MANAGERS with mood swings result in more tension in the office than those who are nasty all the time, a new study has found.
The study by the University of Exeter in the UK found not being able to predict how a boss would act had a detrimental effect on the productivity of workers.
Researchers carried out four surveys in three companies, two in the UK and one in India, involving 320 members of staff.
They found a poor but consistent relationship with managers was better for workers than one influenced by mood swings.
The impact was worse when colleagues did not have a supportive relationship with co-workers.
In the study, researchers measured how ambivalent staff felt about their manager – the extent to which they had both positive and negative views about them.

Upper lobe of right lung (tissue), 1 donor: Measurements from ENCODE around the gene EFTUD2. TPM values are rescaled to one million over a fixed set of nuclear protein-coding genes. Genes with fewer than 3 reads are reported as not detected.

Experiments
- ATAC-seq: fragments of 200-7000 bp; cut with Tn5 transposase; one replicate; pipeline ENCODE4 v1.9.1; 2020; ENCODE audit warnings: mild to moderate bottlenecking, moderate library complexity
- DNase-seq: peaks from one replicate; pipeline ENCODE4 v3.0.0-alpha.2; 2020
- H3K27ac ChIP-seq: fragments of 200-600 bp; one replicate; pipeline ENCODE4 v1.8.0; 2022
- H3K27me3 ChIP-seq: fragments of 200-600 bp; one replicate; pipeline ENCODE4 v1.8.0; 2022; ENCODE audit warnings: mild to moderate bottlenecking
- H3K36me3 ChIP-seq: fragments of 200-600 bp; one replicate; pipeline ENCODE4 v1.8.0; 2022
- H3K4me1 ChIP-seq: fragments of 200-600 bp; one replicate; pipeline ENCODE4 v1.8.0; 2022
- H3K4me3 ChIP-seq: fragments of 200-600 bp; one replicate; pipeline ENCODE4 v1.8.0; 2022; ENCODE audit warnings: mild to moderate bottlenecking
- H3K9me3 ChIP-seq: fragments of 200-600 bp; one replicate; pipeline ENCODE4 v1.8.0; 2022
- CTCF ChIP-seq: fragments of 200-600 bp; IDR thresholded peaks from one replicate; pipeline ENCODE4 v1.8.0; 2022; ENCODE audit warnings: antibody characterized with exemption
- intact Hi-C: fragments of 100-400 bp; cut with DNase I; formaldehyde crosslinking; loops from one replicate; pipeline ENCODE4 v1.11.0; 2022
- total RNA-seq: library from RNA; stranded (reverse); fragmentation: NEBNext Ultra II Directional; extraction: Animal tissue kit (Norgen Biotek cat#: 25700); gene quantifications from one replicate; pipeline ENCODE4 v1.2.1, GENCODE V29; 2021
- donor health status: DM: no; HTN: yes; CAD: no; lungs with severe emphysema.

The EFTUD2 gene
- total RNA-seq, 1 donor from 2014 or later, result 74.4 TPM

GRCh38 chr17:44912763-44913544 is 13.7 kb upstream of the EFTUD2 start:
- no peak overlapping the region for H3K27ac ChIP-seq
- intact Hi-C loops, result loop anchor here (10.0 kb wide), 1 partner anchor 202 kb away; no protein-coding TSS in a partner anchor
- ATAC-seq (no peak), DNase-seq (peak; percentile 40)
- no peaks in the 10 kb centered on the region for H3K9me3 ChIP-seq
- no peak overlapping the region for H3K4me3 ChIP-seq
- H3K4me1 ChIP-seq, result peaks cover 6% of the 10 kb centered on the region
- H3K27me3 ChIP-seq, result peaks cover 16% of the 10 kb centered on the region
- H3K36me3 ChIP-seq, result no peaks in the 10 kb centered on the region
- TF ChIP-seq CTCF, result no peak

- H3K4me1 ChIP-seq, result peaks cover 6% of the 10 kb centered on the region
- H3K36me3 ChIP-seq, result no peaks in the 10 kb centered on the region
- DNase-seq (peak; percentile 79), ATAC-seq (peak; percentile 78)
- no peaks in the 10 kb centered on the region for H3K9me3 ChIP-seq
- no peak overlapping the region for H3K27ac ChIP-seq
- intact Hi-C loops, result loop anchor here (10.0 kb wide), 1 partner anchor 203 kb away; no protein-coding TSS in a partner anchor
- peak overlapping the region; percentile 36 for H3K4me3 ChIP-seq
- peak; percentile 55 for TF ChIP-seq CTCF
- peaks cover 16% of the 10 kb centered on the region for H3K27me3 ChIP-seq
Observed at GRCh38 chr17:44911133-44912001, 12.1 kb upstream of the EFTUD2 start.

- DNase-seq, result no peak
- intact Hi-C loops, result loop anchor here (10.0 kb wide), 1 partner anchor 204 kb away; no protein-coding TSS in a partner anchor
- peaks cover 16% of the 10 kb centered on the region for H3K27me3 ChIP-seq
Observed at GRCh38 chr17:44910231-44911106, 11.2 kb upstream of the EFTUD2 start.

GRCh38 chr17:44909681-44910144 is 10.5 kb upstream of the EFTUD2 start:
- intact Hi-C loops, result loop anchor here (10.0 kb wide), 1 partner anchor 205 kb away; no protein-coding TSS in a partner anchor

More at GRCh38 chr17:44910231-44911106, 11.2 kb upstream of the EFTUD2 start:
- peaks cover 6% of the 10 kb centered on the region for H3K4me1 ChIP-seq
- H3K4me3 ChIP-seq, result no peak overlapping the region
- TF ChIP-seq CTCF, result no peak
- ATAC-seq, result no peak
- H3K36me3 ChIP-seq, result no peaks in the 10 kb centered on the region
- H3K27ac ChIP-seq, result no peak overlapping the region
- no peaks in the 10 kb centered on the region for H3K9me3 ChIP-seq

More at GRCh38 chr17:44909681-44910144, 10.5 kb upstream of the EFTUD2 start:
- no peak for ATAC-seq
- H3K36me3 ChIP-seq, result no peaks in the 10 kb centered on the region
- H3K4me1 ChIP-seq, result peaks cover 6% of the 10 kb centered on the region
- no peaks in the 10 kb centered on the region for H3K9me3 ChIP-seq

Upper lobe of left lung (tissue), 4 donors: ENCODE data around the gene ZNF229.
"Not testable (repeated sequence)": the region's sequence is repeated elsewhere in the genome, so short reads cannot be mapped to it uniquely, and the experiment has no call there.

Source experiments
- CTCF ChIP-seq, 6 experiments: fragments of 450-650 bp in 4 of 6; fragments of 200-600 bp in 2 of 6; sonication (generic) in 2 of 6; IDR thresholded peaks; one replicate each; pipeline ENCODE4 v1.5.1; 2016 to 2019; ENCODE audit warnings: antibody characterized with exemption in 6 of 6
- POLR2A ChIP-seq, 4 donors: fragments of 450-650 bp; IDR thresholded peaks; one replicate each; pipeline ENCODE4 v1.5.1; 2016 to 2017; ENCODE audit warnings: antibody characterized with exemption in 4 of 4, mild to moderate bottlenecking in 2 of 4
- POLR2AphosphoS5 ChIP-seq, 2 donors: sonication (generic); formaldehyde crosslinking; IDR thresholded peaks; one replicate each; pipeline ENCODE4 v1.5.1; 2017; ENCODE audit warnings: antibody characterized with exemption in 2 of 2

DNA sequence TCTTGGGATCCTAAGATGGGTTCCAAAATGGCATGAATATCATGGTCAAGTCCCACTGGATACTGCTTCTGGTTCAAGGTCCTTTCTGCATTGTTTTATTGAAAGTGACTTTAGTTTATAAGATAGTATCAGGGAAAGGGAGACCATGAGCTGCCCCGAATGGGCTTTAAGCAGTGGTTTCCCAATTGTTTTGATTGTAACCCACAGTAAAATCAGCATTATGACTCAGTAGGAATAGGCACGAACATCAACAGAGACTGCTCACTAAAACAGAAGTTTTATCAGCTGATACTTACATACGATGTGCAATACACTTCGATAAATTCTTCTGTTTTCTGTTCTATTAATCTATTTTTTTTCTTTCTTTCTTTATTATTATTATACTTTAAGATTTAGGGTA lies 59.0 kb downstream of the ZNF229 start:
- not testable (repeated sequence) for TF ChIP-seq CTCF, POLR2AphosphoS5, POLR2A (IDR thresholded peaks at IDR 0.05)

Allan Lee, of the university’s Business School, said: “Bosses reward and punish their workers, and this has an impact on self-esteem.”
“If their staff have to adopt different roles at different times because they have a manager who can be both nasty and nice they view him or her in an ambivalent way.
“This makes it hard to trust them. This creates negative emotions and makes staff feel anxious, causing poor performance at work.”
The study, published in the Journal of Management, also found that employees could compensate for an ambivalent relationship with their boss if they had a good relationship with other colleagues.